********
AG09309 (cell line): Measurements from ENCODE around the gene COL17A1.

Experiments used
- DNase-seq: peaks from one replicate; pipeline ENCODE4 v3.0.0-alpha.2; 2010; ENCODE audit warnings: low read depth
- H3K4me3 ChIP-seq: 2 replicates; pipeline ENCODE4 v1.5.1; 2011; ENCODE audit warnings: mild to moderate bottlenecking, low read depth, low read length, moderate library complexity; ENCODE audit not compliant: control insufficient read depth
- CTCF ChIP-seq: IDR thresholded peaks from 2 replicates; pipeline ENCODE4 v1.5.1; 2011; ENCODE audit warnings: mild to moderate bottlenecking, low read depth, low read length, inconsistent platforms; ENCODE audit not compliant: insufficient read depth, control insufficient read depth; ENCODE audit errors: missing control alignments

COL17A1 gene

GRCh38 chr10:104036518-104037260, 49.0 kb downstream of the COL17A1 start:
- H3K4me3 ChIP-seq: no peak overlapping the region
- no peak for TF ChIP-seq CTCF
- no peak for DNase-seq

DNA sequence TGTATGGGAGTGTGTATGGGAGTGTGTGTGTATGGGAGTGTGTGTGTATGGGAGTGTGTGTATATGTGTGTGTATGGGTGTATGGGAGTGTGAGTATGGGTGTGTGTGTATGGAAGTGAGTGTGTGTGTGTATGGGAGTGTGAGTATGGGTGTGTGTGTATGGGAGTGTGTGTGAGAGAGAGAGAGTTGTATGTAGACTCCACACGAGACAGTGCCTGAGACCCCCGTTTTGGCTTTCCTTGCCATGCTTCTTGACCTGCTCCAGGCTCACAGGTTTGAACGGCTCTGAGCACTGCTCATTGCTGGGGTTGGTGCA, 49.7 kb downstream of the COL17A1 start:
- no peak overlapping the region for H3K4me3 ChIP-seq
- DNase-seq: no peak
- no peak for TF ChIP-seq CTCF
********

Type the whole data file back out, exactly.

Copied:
AG09309 (cell line): Measurements from ENCODE around the gene COL17A1.

Experiments used
- DNase-seq: peaks from one replicate; pipeline ENCODE4 v3.0.0-alpha.2; 2010; ENCODE audit warnings: low read depth
- H3K4me3 ChIP-seq: 2 replicates; pipeline ENCODE4 v1.5.1; 2011; ENCODE audit warnings: mild to moderate bottlenecking, low read depth, low read length, moderate library complexity; ENCODE audit not compliant: control insufficient read depth
- CTCF ChIP-seq: IDR thresholded peaks from 2 replicates; pipeline ENCODE4 v1.5.1; 2011; ENCODE audit warnings: mild to moderate bottlenecking, low read depth, low read length, inconsistent platforms; ENCODE audit not compliant: insufficient read depth, control insufficient read depth; ENCODE audit errors: missing control alignments

COL17A1 gene

GRCh38 chr10:104036518-104037260, 49.0 kb downstream of the COL17A1 start:
- H3K4me3 ChIP-seq: no peak overlapping the region
- no peak for TF ChIP-seq CTCF
- no peak for DNase-seq

DNA sequence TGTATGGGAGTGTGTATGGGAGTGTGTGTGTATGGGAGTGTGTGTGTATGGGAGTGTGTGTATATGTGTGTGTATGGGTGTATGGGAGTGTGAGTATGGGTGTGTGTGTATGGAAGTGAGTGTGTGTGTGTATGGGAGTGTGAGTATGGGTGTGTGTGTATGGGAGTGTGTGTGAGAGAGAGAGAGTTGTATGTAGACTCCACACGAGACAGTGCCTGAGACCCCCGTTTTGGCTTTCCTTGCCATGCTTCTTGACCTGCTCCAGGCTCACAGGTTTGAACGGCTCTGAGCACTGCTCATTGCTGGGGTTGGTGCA, 49.7 kb downstream of the COL17A1 start:
- no peak overlapping the region for H3K4me3 ChIP-seq
- DNase-seq: no peak
- no peak for TF ChIP-seq CTCF